The Water Project: Mungakha Community, Mwilima Spring -  Firewood In Kitchen
The Water Project: Mungakha Community, Mwilima Spring -  Garbage Disposal Site
The Water Project: Mungakha Community, Mwilima Spring -  Garden With Mosquito Net
The Water Project: Mungakha Community, Mwilima Spring -  Homestead
The Water Project: Mungakha Community, Mwilima Spring -  Irene Boiling Tea
The Water Project: Mungakha Community, Mwilima Spring -  Landscape
The Water Project: Mungakha Community, Mwilima Spring -  Latrine
The Water Project: Mungakha Community, Mwilima Spring -  Leaky Tin
The Water Project: Mungakha Community, Mwilima Spring -  Mr Alum At His Farm
The Water Project: Mungakha Community, Mwilima Spring -  Outside Kitchen
The Water Project: Mungakha Community, Mwilima Spring -  Pot To Store Drinking Water
The Water Project: Mungakha Community, Mwilima Spring -  Preparing Sweet Potatoes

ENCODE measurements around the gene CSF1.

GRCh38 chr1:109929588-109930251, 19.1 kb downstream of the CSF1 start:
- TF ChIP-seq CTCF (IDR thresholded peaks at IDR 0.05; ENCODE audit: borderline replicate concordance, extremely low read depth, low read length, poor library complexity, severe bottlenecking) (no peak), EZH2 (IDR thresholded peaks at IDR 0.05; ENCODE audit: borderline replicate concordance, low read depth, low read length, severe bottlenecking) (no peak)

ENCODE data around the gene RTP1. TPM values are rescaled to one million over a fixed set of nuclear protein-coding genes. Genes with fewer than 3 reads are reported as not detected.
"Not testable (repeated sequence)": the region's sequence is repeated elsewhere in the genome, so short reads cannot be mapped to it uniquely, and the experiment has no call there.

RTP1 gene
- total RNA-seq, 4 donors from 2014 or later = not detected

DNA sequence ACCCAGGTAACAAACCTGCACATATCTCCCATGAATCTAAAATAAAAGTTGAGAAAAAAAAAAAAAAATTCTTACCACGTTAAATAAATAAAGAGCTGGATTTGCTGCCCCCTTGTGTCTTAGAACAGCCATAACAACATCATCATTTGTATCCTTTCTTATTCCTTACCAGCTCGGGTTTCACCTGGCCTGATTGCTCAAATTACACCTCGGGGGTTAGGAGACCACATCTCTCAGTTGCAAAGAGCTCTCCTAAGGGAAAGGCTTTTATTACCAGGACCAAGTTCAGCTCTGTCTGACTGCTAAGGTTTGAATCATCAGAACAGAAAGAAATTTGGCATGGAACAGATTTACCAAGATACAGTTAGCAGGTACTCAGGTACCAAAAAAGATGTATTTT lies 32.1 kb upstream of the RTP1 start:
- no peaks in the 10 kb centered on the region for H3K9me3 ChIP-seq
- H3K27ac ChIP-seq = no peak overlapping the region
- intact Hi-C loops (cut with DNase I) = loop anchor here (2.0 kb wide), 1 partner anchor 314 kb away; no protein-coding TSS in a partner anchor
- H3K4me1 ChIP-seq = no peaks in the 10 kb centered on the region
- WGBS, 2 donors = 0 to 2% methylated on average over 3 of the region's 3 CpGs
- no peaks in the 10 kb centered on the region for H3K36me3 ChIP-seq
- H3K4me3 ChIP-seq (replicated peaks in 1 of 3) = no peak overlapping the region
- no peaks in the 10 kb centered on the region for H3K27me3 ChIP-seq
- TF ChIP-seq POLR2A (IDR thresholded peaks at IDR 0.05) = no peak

The Water Project: Mungakha Community, Mwilima Spring -  Storage Containers In Kitchen
The Water Project: Mungakha Community, Mwilima Spring -  Traditional Stove
The Water Project: Mungakha Community, Mwilima Spring -  Water From Storage Pot

Project Status



Project Type:  Protected Spring

Regional Program: Western Kenya WaSH Program

Project Phase:  Donate to this Project
Estimated Install Date (?):  05/13/2022

Project Features


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Mwilima Spring is found in Malava County, just a few kilometers from Kasere Forest, making the environment very cool, especially early in the morning and late in the afternoon. The area is part of the Kakamega Rainforest, making it green and beautiful, with gently sloping hills offering unique serenity.